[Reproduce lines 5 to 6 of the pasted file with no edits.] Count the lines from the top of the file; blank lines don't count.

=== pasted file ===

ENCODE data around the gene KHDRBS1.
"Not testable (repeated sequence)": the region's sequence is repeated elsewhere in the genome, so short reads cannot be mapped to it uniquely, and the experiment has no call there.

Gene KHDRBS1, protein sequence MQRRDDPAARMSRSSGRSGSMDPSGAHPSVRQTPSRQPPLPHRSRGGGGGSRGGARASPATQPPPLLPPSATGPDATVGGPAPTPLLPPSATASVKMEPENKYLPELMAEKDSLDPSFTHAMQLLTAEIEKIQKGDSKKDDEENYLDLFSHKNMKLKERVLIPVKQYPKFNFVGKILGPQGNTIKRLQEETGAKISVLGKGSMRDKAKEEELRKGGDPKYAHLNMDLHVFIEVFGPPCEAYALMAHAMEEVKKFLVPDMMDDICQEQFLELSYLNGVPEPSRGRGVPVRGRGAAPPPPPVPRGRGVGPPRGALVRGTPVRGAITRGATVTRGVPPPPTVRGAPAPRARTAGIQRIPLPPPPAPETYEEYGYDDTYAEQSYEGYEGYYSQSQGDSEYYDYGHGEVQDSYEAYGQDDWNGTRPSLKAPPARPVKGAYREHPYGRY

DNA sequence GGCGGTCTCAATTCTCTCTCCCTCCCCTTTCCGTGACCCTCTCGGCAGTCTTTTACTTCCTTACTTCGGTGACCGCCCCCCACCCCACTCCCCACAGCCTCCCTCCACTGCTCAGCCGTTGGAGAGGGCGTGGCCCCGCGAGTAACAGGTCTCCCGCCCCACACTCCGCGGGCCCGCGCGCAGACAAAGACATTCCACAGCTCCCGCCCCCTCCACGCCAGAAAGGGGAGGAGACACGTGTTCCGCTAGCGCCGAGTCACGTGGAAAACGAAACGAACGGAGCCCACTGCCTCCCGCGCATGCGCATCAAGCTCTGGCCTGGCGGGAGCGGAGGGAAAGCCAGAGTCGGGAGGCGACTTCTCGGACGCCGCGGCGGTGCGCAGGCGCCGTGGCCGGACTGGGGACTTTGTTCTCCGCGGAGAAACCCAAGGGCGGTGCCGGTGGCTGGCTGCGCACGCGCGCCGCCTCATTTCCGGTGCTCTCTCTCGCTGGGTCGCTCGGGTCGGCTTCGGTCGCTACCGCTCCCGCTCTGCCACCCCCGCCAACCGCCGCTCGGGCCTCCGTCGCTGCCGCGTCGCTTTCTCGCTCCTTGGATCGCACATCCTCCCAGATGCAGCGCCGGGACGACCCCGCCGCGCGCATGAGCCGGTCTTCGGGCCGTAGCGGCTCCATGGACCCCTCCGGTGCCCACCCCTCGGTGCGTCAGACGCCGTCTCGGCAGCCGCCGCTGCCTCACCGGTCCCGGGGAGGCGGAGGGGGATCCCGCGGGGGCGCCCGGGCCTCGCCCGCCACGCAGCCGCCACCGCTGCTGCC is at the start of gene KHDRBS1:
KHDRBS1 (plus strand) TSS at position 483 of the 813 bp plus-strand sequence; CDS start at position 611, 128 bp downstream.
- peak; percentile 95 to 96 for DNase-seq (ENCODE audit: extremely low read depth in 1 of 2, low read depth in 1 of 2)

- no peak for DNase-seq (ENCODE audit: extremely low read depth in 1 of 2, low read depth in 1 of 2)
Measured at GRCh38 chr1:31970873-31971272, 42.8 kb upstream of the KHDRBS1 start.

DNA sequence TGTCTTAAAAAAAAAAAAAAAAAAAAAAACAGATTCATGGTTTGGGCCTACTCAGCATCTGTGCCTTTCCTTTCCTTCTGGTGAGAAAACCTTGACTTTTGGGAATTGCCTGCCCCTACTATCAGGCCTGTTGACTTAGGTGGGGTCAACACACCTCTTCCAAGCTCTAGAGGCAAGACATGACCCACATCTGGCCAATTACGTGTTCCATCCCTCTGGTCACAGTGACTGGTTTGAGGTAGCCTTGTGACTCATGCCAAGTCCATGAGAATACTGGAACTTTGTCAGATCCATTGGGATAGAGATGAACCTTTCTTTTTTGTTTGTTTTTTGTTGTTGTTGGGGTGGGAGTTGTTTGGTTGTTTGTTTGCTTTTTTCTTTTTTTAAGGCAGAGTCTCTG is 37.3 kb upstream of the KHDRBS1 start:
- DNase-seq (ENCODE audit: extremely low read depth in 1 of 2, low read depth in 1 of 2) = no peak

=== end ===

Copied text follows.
KHDRBS1 (plus strand) TSS at position 483 of the 813 bp plus-strand sequence; CDS start at position 611, 128 bp downstream.
- peak; percentile 95 to 96 for DNase-seq (ENCODE audit: extremely low read depth in 1 of 2, low read depth in 1 of 2)